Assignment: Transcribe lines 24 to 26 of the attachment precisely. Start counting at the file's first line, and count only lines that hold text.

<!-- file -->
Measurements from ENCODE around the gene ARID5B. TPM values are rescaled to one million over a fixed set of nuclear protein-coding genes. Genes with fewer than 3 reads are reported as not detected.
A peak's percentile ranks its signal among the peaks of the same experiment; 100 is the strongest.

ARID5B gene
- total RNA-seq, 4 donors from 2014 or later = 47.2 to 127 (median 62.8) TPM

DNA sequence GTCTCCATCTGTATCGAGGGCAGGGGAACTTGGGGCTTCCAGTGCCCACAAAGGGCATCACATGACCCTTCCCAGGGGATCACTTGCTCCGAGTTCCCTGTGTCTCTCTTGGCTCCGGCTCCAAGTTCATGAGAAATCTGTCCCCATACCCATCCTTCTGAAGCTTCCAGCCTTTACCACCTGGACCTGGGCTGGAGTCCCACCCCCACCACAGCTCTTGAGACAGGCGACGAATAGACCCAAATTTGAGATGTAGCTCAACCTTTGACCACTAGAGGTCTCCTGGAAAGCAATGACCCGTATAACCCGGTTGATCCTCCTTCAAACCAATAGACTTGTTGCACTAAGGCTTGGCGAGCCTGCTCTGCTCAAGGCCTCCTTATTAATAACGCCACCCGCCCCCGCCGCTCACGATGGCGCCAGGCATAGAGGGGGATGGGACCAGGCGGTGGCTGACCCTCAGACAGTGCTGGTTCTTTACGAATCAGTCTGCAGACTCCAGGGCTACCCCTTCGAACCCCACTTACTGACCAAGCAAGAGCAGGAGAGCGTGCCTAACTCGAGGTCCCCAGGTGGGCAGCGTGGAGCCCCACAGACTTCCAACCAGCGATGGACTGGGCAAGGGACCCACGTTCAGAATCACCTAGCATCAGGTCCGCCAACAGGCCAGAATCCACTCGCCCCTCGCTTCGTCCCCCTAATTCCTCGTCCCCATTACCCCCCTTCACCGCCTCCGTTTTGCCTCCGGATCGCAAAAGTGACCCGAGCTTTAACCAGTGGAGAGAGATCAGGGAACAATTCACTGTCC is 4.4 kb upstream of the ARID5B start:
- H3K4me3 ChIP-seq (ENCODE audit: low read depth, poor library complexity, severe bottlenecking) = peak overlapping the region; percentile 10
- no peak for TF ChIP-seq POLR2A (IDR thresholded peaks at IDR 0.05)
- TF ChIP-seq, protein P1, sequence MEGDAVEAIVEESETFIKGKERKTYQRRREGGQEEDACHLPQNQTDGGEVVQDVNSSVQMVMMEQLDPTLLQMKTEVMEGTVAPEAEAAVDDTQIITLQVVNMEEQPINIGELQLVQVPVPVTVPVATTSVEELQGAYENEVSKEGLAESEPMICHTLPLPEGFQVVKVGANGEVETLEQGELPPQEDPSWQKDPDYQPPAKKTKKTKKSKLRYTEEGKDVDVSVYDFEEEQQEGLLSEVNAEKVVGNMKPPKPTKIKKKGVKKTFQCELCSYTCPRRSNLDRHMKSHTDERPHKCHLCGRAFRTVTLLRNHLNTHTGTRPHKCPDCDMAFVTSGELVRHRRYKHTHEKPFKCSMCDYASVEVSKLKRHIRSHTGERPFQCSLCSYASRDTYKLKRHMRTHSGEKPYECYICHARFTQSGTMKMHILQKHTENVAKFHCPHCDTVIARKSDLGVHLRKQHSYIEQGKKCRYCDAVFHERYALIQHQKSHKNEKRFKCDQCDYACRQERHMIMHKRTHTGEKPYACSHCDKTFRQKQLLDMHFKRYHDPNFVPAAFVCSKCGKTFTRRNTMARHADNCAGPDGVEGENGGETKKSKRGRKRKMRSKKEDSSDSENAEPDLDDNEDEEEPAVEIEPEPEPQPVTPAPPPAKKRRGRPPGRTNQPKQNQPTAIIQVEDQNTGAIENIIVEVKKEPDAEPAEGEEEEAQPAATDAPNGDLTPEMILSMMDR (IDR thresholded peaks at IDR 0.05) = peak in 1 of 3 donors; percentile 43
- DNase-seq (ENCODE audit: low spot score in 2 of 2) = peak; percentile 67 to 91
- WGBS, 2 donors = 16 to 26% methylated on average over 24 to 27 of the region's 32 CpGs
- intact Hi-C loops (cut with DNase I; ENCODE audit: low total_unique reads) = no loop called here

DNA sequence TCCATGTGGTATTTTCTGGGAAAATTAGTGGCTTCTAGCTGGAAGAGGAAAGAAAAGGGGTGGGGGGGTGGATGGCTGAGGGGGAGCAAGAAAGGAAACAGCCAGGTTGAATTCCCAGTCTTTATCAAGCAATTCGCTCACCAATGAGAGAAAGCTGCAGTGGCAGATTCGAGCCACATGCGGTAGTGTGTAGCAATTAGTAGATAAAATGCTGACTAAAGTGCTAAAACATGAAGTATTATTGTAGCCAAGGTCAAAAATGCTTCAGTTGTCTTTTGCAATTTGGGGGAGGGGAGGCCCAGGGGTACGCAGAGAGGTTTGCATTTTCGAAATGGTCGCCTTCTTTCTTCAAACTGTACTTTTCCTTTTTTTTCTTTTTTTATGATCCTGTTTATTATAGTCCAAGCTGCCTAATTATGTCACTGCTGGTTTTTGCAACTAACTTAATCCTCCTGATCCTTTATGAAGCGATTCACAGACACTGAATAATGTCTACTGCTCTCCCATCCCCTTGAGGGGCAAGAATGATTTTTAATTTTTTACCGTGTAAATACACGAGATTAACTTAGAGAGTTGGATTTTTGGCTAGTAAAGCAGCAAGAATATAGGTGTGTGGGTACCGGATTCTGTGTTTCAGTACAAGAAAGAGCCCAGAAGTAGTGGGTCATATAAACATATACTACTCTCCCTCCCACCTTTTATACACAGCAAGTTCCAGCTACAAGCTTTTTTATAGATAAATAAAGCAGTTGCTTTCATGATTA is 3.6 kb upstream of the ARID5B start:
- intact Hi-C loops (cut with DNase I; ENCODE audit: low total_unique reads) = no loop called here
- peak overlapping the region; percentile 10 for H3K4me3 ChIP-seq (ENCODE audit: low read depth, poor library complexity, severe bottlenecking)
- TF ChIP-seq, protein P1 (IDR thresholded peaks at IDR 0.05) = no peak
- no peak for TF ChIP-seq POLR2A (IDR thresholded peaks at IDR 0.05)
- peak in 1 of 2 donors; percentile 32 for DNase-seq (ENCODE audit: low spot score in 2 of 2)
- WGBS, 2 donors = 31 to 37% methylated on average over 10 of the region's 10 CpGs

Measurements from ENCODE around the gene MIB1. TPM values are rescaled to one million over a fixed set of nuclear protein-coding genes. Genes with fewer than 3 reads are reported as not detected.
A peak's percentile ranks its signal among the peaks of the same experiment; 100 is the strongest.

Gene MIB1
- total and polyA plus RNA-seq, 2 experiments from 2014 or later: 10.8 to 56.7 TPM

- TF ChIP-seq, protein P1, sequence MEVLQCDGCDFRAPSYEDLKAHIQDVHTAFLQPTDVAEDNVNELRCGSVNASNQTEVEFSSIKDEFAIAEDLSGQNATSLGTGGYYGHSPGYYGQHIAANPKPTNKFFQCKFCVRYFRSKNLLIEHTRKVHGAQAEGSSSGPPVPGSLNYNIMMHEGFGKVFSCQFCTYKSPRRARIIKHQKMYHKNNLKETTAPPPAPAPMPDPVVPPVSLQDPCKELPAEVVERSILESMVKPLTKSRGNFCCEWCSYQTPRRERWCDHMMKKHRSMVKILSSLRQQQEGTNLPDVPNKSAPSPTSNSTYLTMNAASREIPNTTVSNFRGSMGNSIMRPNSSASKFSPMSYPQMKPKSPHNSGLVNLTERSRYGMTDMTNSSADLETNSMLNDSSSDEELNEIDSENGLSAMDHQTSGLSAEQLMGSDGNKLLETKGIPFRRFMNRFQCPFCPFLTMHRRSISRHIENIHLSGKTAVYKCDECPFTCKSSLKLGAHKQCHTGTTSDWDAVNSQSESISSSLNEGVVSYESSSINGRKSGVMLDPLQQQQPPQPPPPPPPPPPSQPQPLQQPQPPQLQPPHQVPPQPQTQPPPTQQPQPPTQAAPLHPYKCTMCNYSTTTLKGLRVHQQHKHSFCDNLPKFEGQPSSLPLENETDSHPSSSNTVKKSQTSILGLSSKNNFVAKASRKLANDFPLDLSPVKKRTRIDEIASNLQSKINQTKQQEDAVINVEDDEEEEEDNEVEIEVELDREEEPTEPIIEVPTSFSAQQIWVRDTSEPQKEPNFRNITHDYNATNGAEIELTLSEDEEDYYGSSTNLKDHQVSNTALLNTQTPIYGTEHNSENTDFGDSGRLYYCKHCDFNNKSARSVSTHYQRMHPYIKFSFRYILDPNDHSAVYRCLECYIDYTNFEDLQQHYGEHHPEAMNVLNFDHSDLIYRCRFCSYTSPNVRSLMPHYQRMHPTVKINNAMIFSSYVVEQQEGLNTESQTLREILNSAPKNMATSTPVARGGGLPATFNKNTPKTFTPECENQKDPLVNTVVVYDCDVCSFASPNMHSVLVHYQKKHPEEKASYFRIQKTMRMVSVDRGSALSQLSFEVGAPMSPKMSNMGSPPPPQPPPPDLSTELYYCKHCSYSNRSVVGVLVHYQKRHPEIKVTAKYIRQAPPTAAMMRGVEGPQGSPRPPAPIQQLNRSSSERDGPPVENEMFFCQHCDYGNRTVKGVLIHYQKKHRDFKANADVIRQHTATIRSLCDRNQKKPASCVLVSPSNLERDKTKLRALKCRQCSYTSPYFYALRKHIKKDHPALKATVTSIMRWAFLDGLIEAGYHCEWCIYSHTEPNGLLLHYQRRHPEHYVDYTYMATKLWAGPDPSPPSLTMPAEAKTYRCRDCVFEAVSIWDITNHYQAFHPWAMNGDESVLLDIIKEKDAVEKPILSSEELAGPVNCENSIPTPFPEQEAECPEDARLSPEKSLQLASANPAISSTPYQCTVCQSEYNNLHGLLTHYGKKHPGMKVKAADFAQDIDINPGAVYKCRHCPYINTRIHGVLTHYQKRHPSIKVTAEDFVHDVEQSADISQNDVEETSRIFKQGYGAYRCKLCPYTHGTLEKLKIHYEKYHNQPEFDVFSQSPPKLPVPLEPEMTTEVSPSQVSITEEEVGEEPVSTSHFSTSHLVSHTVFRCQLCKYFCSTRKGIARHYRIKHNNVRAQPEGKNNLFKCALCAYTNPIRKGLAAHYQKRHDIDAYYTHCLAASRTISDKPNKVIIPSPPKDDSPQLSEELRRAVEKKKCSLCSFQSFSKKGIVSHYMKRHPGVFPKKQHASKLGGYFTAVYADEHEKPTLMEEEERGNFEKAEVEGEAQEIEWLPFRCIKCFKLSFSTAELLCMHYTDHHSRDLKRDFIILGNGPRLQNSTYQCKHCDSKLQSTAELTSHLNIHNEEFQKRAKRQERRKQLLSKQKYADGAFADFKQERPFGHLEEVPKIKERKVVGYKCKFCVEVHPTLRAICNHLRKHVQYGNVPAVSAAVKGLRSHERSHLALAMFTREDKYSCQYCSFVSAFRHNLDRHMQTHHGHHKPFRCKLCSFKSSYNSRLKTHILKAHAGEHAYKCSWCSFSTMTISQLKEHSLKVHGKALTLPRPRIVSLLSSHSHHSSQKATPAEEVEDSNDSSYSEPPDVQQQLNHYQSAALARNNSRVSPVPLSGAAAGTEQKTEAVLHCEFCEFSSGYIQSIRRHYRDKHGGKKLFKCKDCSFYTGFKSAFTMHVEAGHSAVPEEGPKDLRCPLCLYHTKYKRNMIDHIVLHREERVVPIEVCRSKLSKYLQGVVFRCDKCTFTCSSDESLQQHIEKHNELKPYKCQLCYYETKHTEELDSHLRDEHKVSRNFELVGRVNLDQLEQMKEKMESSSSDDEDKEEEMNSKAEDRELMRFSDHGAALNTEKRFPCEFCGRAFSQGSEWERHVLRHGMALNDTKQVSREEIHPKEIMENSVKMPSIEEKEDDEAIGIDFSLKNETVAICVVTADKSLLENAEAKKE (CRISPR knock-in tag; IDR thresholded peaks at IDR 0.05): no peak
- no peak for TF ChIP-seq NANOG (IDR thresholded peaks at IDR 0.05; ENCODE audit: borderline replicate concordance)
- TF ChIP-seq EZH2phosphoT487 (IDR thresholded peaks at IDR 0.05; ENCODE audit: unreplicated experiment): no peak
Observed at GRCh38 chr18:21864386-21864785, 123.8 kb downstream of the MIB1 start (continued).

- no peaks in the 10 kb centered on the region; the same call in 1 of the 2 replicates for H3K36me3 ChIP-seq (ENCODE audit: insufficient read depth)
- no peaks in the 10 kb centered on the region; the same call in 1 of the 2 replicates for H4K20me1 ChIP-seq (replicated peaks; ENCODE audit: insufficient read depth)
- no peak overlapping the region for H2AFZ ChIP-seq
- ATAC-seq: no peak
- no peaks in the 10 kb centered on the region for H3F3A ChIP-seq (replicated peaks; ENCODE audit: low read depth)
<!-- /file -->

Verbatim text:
- no peak for TF ChIP-seq NANOG (IDR thresholded peaks at IDR 0.05; ENCODE audit: borderline replicate concordance)
- TF ChIP-seq EZH2phosphoT487 (IDR thresholded peaks at IDR 0.05; ENCODE audit: unreplicated experiment): no peak
Observed at GRCh38 chr18:21864386-21864785, 123.8 kb downstream of the MIB1 start (continued).